Tag Archive for construction costs

Top Trends Shaping the Future of Construction Firms

Top Trends Shaping the Future of Construction FirmsThe construction industry is changing faster than ever. Customer expectations and competition are driving firms to evolve quickly or fail. That’s not necessarily a bad thing. Several emerging trends are changing construction firms for the better. Others, however, are keeping the industry from meeting rising demands. Construction Dive recently published the article 10 Trends Defining the Construction Industry. We thought you might find her list interesting. Here’s a brief look at some of her top picks, along with a few of our own.

Labor Shortage

It’s the one trend everyone is talking about. Construction needs more workers to keep up with demand. Contractors had 143,000 unfilled jobs in June of this year, according to the Read more

Why Workers Are the Key to Construction Industry Success

Why Workers Are the Key to Construction Industry SuccessThe debate about when construction will rebound is over. Sure, fluctuations still happen month to month. But compared to a few years ago, building is back, in all forms. According to the National Association of Home Builders (NAHB) August 17 report, “Components measuring current and future home sales also rose to or remained at new heights not seen since late 2005.”

The same can be said about commercial construction. “Nonresidential construction spending has been recovering robustly in the U.S. in recent months -­ up more than 11 percent on a year-over-year basis,” said Associated Builders and Contractors Chief Economist Anirban Basu.

Construction’s recent reboot is not without a few hiccups. A few factors stand in the way of sustained growth. And at the top of that list a labor shortage. Despite plenty of Read more

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2015 Top 50 Tech Firms for Construction

2015 Top 50 Tech Firms for ConstructionFor an industry that was slow to jump on the tech train, construction has come a long way in a short time. Building Information Modeling (BIM) is the new standard for design while large-scale projects are being managed from smartphones and tablets loaded with construction-specific apps. Meanwhile, new construction technologies and materials are advancing construction efficiencies, quality and sustainability.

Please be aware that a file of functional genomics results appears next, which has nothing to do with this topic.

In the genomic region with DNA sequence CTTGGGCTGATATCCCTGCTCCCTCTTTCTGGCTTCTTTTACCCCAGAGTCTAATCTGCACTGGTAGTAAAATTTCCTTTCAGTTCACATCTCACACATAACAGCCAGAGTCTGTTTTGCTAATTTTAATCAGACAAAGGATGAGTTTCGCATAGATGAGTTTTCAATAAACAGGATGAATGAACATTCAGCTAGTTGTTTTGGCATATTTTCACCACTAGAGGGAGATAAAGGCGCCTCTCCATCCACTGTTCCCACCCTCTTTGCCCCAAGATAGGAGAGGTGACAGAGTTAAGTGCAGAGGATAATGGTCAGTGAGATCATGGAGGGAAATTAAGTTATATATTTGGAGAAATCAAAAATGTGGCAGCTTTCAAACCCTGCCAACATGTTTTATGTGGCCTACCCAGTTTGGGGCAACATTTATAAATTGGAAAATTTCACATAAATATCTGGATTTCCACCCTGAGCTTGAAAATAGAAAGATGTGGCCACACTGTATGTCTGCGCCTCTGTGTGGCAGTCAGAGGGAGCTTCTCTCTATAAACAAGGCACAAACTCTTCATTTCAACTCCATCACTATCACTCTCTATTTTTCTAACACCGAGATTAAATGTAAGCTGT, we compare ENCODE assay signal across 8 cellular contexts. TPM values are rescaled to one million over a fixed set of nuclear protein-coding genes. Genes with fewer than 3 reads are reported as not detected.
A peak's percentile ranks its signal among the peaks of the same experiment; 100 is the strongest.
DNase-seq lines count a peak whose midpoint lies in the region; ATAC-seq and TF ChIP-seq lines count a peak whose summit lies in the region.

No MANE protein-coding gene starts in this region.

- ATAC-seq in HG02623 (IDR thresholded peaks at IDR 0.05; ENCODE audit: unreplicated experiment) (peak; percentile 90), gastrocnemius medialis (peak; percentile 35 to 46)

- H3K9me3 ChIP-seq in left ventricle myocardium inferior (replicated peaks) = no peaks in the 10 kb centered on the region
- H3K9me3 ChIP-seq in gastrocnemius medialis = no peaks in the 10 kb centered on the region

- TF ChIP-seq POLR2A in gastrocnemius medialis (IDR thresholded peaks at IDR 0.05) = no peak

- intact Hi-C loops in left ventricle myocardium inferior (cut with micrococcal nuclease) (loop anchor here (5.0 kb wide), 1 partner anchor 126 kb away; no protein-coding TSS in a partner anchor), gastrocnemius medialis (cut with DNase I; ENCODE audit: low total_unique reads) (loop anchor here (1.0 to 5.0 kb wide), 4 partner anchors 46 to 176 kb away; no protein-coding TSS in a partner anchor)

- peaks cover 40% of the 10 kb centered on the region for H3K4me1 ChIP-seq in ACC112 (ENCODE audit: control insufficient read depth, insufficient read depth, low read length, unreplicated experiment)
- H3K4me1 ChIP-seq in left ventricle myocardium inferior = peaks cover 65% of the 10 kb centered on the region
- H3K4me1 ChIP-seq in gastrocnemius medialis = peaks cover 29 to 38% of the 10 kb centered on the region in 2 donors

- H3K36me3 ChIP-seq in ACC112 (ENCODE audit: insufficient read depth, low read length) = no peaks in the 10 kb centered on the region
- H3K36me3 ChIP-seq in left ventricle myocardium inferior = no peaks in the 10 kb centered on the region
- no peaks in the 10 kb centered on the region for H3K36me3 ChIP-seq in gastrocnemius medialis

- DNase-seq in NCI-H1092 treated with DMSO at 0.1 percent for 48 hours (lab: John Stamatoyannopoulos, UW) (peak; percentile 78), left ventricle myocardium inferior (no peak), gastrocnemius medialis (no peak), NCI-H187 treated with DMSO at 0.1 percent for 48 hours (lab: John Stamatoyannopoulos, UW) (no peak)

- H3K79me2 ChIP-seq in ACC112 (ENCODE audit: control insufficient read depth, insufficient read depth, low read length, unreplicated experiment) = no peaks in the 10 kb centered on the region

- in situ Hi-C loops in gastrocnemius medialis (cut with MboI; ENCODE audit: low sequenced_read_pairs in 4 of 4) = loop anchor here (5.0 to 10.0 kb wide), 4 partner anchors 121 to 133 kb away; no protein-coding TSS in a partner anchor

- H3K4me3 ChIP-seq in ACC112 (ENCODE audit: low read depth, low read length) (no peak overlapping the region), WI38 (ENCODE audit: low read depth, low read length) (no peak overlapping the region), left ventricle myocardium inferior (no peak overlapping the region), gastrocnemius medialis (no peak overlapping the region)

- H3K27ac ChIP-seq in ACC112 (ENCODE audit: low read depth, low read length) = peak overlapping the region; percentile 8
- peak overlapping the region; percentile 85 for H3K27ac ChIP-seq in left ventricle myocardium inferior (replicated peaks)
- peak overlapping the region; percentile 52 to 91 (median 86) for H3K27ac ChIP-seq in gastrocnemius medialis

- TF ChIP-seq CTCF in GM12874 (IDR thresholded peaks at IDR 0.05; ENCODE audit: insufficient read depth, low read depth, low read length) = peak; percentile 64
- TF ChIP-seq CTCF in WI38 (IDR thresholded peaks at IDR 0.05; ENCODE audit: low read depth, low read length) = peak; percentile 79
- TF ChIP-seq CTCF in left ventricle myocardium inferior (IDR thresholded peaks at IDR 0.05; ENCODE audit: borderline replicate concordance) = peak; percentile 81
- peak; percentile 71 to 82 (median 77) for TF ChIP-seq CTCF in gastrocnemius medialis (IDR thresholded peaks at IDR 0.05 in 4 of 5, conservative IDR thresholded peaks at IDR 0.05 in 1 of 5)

Constructech recently announced its 2015 top 50 tech firms for construction. Here’s a peak at the list leaders:

  1. Aconex – Cloud-based project management tool and app
  2. Asite – Cloud-based solutions for BIM, big data, productivity, collaboration, etc.
  3. Assemble Systems – Cloud-based access to BIM data and AEC workflows
  4. Autodesk – Creators of Revit, the standard for BIM software
  5. Avid Ratings Co. – Online surveys, organizational strategies and employee training
  6. B2W Software Inc. – Construction project management software
  7. Bentley Systems – Infrastructure-focused software solutions
  8. BuilderTREND Solutions – Construction management software for home builders
  9. BuildTools Inc. – Construction management software for home builders.
  10. CG Visions – Construction technology consultants

Read more

New OSHA Smartphone App Gauges Risk of Heat Illness

New OSHA Smartphone App Gauges Risk of Heat IllnessThe heat is on. And anyone working outdoors or in confined spaces is at risk for heat-related illness, such as heat stroke. The Occupational Safety and Health Administration (OSHA) is combating heat illness with an App that gives iPhone and Android users real-time analysis of rising temps.

According to OSHA, the App calculates the heat index and displays a risk level for outdoor workers. The App also lists preventative measures that should be taken to protect workers at risk and the symptoms of heat-related illness.

Learn more and download the App from OSHA.com. Also see Tips for Preventing Heat Illness.

The OSHA App changes to red
in “Extreme Risk” situations.

Simple Tools That Improve Worksite Safety

Eliminating hazards in the factory or on the jobsite can be as easy as selecting the best tool for the job. As we recognize National Safety Month, here are a couple tools that can reduce your risk without blowing your budget.

Self-retracting Cutters

Cutters with “Smart Knife Technology” retract the blade automatically when it loses contact with the material it’s cutting. The blade will self-retract even if the user tries to override the safety system by leaving the slider in the forward position. Cutters with Smart Knife Technology cost slightly more than conventional cutters but can prevent injuries making them well worth the investment.